Nightmare Fuel / The Legend of Zelda: Majora's Mask
The Zelda series has its share of Nightmare Fuel
, but Majora's Mask
is the most infamous for it. There's a reason this game is considered the darkest in the Zelda series — many reasons, in fact:
- The introductory cutscene. From the slow, ambient and unnerving score in the background, to Skull Kid's first surprise appearance and the echoing laughter that accompanies each sentence, to the rather trippy final moments of the scene where Link is transformed against his will. The whole tone of the game is set up with this long and rather chilling cinematic.
- The little cutscene that plays when Link puts on a transformation mask. With the scream, the expression, a noise that sounds like bones breaking, and especially the eyes.
- The road to the Southern Swamp. A bleak trail filled with dead trees and swarming with Bad Bats and Chuchus. It gets worse at night, as Wolfos rise from the earth with their hideous howl to charge at you if you venture too close to wherever it is they are burrowed.
- Woodfall Temple: A dark, damp place in general. In particular, there is one area atop a flight of stairs just above a room filled with poisoned water. Upon entering, you walk into a passage down a hall that gets progressively dimmer and dimmer. Suddenly, the lights go out, and all you can see are hordes of glowing orange eyes appearing from the darkness. You try to run, but they follow at incredible speed, the sound of their shuffling punctuated by your cries of pain as they attack you.
- Speaking of Woodfall Temple, how about those plant-like platforms afloat on the poisonous water? Not only did they have teeth and a blood-red, gaping mouth ready to snap at you, but they made a horrible fleshy gurgle every time you jumped on them (although they explode if they eat Link in Goron form).
- The Ancient Kingdom of Ikana, land of the dead. To wander into Ikana is to throw away your life in reckless abandon.
- Majora's Mask itself. First of all, it's a mask that was used in ancient hexing rituals. Next, it shakes its "master" off, then proceeds to cause the Moon to crash into Termina by its own accord. After all that, in the Final Battle, it transforms into a ten foot tall demon that uses tentacles grown from its arms as whips. And finally, and probably the most nightmarish of all, it's coveted by a constantly-smiling salesman who makes you wonder how he got the mask in the first place.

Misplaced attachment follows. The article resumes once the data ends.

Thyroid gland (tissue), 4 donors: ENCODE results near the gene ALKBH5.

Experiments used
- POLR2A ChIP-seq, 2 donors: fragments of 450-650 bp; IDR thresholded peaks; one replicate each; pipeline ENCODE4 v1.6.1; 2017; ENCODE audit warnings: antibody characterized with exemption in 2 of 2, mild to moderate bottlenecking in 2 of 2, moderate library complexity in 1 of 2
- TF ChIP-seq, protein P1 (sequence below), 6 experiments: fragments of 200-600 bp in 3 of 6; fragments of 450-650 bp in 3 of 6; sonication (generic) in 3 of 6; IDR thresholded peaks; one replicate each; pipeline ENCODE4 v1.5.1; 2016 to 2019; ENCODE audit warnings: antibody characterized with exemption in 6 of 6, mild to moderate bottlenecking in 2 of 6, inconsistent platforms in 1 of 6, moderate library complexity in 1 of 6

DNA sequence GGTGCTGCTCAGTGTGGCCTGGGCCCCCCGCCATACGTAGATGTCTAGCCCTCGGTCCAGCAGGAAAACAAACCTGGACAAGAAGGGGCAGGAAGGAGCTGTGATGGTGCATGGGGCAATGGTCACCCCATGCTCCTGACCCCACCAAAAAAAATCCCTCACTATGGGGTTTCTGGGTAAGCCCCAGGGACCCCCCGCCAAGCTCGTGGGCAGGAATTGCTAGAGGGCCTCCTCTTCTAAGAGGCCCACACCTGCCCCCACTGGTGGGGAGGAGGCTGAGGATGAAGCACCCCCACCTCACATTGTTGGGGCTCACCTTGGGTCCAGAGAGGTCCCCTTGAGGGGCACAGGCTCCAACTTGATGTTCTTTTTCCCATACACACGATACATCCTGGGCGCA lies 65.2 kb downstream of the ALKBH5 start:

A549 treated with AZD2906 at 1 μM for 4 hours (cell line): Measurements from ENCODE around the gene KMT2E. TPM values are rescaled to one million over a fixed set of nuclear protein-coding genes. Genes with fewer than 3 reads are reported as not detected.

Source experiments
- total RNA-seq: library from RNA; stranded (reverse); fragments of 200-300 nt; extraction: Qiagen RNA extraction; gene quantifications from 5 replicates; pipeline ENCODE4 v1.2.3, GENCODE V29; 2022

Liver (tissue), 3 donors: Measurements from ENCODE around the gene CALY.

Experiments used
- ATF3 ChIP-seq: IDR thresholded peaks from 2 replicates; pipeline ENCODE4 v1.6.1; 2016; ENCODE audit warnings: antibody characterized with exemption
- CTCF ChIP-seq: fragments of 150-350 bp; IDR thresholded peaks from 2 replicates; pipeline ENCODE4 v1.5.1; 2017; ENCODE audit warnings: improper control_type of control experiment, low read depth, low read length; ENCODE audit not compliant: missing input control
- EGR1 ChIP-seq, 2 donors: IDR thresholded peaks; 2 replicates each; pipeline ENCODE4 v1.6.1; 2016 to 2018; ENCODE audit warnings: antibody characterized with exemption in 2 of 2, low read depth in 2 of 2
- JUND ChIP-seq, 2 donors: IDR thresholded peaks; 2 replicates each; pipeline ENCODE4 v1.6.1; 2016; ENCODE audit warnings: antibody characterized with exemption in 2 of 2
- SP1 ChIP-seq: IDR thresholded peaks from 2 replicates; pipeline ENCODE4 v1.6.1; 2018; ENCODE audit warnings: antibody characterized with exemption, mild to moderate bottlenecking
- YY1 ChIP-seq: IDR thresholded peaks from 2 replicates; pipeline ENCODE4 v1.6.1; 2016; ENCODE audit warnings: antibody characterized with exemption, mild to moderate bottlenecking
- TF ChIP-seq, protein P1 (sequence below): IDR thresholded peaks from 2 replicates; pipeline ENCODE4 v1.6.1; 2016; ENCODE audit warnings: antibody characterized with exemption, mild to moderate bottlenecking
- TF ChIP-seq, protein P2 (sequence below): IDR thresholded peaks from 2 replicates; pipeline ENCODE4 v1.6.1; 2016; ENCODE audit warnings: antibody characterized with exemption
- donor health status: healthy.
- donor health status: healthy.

- The Happy Mask Salesman probably deserves his own section; suddenly appears out of nowhere at the start of the game? Eerily complete knowledge of the way the Artifact of Doom was made and works? Near-constant creepy-ass smile and one of the most sinister laughs one has ever heard? Switching from emotion to emotion, going from jubilant to furiously screaming in your face in half a second? One of the creepiest moments was when you failed to get Majora's Mask back the first time. "Don't tell me... you did... get it back..."
- The Mask Salesman's mannerisms are doubly creepy because he's never actually shown changing expressions. Every time he does it, it shows him acting one way and then suddenly jump cuts to him acting another way. It gives a very stunted and jarring feeling.
- "I am counting on you to get my mask..." He manages to follow Skull Kid to Termina and identifies Link's Ocarina as capable of playing the Song of Healing: "[A] melody that heals evil magic and troubled spirits, turning them into masks." Oh, and he somehow gets hold of an evil mask that was supposed to have been sealed "in shadow" by an ancient tribe of sorcerers lost to time. He also teleports. All this makes him suspicious, but not terrifying, but his random red-eyed outburst and eerie manner contribute to the fact that the more you think about him, the creepier the salesman becomes.
- And of course, there's the Moon that just sits in the sky with its horrible orange eyes and massive gaping mouth that never moves. And it never goes away, you can look up at it anytime. And it gets bigger and bigger with each passing day until it's taking up the entire sky with its angry grin. And during the third day? You can actually watch it inch ever closer in real time, slowly descending to the earth.
- The music in Night Of The Final Day, which begins playing at midnight of the Final Day (when the clock tower opens) up to the dawn deadline. It makes everything worse. A little girl who has been Mind Raped by aliens (or at least given a Heroic B.S.O.D.)? Worse. Fighting a seemingly-invincible dead guy who can take you out in one hit unless you have most of the heart containers, and full? Worse. Trying to make it to the bank before daybreak? Worse. In one commercial, they play the music to live-action people in the countdown to the final day.